80 aging, mental health, and well being

mental health and subjective well being are
powerful indicators of how well societies serve
their members both individually and collec
tively. That is, effective societies not only
meet the basic needs of their members, but
also provide the conditions and opportunities
that sustain emotional health and perceptions
that life is good.
Three topics regarding aging, mental health,
and well being are reviewed here: descriptive
information about the distribution and
dynamics of mental health and subjective
well being in late life, evidence about the social
antecedents of mental health and subjective
well being in late life, and the role of social
factors in the course and outcome of late life


The vast majority of Americans are relatively
free of psychiatric or emotional symptoms and
are generally satisfied with their lives. This
pattern is at least as strong for older adults
as for young and middle aged adults. It is
important to define the terms mental health
and subjective well being in both concep
tual and empirical terms. Subjective well
being is the more straightforward of the two
and is generally conceptualized as perceptions
that life is satisfying and meaningful. Typical
measurement strategies include a global self
assessment of life satisfaction (e.g., as unsatisfy
ing, somewhat satisfying, and very satisfying),
multi item life satisfaction scales, and, more
recently, multidimensional scales that tap sev
eral aspects of life quality (e.g., life satisfaction,
purpose in life, self acceptance). Each measure
ment strategy has characteristic strengths and
weaknesses. The global rating is easily and
quickly administered, but generates limited
variability. Life satisfaction scales generate
more variability than global self ratings, but
often include items that arguably measure the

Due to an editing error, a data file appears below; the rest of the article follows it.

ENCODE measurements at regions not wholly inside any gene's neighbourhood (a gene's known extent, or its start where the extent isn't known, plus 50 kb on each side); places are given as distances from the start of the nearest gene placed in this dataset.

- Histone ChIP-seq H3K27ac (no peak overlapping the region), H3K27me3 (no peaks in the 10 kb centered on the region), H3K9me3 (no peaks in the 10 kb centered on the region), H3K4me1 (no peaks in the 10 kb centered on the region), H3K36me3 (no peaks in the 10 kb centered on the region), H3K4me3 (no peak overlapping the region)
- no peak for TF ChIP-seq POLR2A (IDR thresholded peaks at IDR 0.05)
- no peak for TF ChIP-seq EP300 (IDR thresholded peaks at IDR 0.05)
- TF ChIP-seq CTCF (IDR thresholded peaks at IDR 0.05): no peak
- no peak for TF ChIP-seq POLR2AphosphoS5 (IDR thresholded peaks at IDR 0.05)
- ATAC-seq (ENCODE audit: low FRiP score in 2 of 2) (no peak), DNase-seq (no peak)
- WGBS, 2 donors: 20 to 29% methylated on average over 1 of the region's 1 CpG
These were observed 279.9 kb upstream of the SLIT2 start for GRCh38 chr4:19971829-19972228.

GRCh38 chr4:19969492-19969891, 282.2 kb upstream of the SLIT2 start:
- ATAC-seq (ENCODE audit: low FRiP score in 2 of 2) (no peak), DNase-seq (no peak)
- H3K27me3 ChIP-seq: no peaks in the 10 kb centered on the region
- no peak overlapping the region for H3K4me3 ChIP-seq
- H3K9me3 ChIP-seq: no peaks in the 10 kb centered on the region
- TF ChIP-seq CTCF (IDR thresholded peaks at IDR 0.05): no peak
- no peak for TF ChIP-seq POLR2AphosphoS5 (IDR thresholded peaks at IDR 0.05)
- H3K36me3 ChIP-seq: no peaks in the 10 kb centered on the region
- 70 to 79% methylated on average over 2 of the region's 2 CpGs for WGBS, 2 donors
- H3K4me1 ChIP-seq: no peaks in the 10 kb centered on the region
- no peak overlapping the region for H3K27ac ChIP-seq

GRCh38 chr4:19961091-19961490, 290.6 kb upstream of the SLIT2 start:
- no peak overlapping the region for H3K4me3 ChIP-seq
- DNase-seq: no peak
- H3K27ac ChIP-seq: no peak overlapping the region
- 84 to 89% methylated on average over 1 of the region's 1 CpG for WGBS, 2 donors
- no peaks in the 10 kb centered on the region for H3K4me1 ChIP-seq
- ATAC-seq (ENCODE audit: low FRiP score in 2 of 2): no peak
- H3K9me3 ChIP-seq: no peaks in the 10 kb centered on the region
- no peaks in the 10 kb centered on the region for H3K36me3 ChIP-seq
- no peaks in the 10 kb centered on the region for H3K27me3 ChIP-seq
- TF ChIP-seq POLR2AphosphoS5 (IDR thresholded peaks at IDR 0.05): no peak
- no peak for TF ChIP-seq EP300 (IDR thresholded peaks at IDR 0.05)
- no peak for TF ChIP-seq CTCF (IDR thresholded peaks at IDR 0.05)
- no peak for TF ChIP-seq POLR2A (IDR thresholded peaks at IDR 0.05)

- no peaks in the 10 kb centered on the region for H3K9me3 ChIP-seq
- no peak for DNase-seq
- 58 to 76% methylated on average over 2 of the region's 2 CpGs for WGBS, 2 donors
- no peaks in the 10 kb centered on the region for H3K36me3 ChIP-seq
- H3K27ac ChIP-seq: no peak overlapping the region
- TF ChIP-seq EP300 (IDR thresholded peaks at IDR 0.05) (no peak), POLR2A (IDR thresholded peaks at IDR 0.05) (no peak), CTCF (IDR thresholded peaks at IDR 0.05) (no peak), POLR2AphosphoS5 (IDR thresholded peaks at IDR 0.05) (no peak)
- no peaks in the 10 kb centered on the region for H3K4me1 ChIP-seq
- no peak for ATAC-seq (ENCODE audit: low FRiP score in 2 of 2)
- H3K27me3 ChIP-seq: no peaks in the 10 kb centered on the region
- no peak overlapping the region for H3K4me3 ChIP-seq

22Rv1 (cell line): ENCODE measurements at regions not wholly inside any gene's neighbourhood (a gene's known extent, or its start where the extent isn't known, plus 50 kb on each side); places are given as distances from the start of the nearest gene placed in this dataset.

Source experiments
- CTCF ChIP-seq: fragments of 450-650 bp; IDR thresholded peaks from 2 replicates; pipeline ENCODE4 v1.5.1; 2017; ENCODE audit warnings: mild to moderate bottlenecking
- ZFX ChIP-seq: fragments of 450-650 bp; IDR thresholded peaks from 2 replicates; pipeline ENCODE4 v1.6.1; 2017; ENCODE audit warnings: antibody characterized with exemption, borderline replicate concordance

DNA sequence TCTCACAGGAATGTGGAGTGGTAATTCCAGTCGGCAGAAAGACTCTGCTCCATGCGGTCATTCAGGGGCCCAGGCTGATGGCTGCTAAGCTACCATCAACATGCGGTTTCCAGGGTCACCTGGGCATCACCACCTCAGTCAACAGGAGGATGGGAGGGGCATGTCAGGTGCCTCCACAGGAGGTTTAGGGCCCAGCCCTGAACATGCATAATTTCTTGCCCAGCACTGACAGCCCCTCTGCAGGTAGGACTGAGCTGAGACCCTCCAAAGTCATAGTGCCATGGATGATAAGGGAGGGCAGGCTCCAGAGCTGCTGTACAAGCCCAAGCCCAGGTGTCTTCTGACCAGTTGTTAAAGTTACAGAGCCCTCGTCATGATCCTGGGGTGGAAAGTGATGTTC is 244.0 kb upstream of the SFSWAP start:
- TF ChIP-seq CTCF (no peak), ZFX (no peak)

conditions that generate satisfaction with life
in addition to subjective well being. The con
ceptual and empirical clarity of multidimen
sional scales is even more problematic. For
example, high quality social relationships
is one of the subscales of the most commonly
used multidimensional scale. Most sociolo
gists, however, view social bonds as a predic
tor of subjective well being rather than an
element of it.
Defining and measuring mental health is
even more problematic. Although the label
mental health is typically used, in fact
investigators define and measure emotional
distress and dysfunction rather than mental
health. Two distinctions are sources of contro
versy among researchers. The first quandary is
whether to measure overall psychological dis
tress, regardless of the types of symptoms indi
viduals experience, or whether to measure
specific psychiatric syndromes such as depres
sion and anxiety. At this point, both approaches
are used, although the latter is more common.
The second controversy is whether to use diag
nostic measures of the presence or absence of
mental illness or to use symptom scales that are
used in continuous form. Again, there are
countervailing advantages and disadvantages.
Diagnostic measures have the advantage of
identifying severe cases of mental illness, ren
dering findings of interest to clinicians and
policymakers, as well as to sociologists. The
disadvantage of diagnostic measures is that
they have limited variability and ignore much
of the significant distress caused by emotional
symptoms that do not meet the criteria for a
full blown psychiatric diagnosis. In contrast,
the advantage of symptom scales is that they
capture the full range of psychiatric symptoms
in the population, but focus on a distribution
in which most symptomatic individuals suf
fer few if any functional consequences from
their symptoms. Although discussion of these
issues is often heated, empirical evidence
suggests that the relationships between social
factors and diagnostic vs. symptom scales of a
specific syndrome vs. psychological distress
are highly similar (Kessler 2002; Mirowsky
& Ross 1989).
Sociologists initially hypothesized that older
adults would be disadvantaged in life satisfac
tion relative to their younger counterparts as a
result of the social and physical losses char
acteristic of late life. Contrary to this hypoth
esis, older adults report significantly higher